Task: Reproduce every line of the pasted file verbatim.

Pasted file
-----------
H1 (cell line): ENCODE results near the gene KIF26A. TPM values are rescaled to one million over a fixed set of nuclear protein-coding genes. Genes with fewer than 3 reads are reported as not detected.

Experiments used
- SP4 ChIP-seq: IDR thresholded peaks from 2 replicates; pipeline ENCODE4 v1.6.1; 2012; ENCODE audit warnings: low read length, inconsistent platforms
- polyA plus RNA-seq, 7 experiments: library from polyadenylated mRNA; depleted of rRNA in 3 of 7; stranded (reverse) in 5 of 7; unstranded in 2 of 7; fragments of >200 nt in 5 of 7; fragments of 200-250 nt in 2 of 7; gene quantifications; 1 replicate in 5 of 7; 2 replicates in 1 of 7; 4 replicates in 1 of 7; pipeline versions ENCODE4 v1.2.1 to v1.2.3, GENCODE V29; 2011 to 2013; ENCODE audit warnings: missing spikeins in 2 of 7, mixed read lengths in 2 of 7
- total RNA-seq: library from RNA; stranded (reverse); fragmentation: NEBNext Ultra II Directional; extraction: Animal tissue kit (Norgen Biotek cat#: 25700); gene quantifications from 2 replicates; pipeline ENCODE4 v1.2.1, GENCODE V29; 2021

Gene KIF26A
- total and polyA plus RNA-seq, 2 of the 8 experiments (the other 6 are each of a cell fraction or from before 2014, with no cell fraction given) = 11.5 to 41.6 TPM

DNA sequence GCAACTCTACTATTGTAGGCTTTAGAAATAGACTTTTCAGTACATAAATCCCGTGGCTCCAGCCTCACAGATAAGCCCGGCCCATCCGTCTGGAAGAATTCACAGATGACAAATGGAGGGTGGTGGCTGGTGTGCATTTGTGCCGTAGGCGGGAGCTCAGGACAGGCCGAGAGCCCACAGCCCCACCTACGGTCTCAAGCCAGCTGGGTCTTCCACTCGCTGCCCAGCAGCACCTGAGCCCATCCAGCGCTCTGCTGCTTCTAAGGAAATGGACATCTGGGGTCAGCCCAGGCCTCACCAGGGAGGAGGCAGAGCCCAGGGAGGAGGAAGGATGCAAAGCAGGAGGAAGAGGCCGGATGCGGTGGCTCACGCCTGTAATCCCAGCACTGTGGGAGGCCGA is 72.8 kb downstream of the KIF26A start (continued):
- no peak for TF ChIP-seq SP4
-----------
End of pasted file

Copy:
H1 (cell line): ENCODE results near the gene KIF26A. TPM values are rescaled to one million over a fixed set of nuclear protein-coding genes. Genes with fewer than 3 reads are reported as not detected.

Experiments used
- SP4 ChIP-seq: IDR thresholded peaks from 2 replicates; pipeline ENCODE4 v1.6.1; 2012; ENCODE audit warnings: low read length, inconsistent platforms
- polyA plus RNA-seq, 7 experiments: library from polyadenylated mRNA; depleted of rRNA in 3 of 7; stranded (reverse) in 5 of 7; unstranded in 2 of 7; fragments of >200 nt in 5 of 7; fragments of 200-250 nt in 2 of 7; gene quantifications; 1 replicate in 5 of 7; 2 replicates in 1 of 7; 4 replicates in 1 of 7; pipeline versions ENCODE4 v1.2.1 to v1.2.3, GENCODE V29; 2011 to 2013; ENCODE audit warnings: missing spikeins in 2 of 7, mixed read lengths in 2 of 7
- total RNA-seq: library from RNA; stranded (reverse); fragmentation: NEBNext Ultra II Directional; extraction: Animal tissue kit (Norgen Biotek cat#: 25700); gene quantifications from 2 replicates; pipeline ENCODE4 v1.2.1, GENCODE V29; 2021

Gene KIF26A
- total and polyA plus RNA-seq, 2 of the 8 experiments (the other 6 are each of a cell fraction or from before 2014, with no cell fraction given) = 11.5 to 41.6 TPM

DNA sequence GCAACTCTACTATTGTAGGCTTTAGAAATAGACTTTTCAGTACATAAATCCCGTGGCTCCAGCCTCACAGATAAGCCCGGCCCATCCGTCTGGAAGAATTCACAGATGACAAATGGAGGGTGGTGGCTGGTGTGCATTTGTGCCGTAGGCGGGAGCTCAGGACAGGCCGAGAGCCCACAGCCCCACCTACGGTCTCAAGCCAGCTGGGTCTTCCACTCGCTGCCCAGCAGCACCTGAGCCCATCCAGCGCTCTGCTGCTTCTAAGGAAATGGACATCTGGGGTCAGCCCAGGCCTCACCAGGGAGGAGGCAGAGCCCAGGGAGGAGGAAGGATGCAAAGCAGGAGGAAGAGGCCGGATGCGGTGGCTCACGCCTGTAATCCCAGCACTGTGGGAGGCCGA is 72.8 kb downstream of the KIF26A start (continued):
- no peak for TF ChIP-seq SP4